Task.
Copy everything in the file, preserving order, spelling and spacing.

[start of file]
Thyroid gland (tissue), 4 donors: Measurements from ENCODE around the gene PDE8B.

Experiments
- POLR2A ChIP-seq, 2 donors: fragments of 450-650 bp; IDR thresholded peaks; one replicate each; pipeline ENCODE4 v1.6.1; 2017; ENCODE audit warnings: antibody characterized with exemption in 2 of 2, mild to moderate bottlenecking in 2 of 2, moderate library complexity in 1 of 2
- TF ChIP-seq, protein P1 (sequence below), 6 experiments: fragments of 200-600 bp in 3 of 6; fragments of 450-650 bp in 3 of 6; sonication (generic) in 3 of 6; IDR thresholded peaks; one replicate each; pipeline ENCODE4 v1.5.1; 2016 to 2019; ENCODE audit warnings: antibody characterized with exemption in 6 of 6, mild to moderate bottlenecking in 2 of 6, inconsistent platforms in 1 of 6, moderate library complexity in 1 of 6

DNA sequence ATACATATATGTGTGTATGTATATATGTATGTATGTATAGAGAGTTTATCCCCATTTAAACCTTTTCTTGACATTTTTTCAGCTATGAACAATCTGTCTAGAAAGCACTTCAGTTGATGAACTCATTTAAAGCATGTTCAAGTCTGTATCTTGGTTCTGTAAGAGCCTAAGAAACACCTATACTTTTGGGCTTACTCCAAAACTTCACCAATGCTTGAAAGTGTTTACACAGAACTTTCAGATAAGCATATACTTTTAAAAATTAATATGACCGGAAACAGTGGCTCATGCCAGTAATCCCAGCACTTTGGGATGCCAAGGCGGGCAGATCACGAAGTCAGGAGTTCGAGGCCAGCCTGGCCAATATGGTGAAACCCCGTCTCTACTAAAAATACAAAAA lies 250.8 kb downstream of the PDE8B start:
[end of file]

Thyroid gland (tissue), 4 donors: Measurements from ENCODE around the gene PDE8B.

Experiments
- POLR2A ChIP-seq, 2 donors: fragments of 450-650 bp; IDR thresholded peaks; one replicate each; pipeline ENCODE4 v1.6.1; 2017; ENCODE audit warnings: antibody characterized with exemption in 2 of 2, mild to moderate bottlenecking in 2 of 2, moderate library complexity in 1 of 2
- TF ChIP-seq, protein P1 (sequence below), 6 experiments: fragments of 200-600 bp in 3 of 6; fragments of 450-650 bp in 3 of 6; sonication (generic) in 3 of 6; IDR thresholded peaks; one replicate each; pipeline ENCODE4 v1.5.1; 2016 to 2019; ENCODE audit warnings: antibody characterized with exemption in 6 of 6, mild to moderate bottlenecking in 2 of 6, inconsistent platforms in 1 of 6, moderate library complexity in 1 of 6

DNA sequence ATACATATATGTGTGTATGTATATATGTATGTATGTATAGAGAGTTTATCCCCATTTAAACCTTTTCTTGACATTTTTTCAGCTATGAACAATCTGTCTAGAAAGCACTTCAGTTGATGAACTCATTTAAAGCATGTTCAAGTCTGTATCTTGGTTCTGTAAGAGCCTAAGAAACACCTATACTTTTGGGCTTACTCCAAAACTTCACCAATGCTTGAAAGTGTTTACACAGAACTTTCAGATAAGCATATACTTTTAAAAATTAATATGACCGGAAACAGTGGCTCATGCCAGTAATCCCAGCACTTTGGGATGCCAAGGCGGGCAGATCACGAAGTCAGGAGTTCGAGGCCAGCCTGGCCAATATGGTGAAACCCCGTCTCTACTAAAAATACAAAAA lies 250.8 kb downstream of the PDE8B start: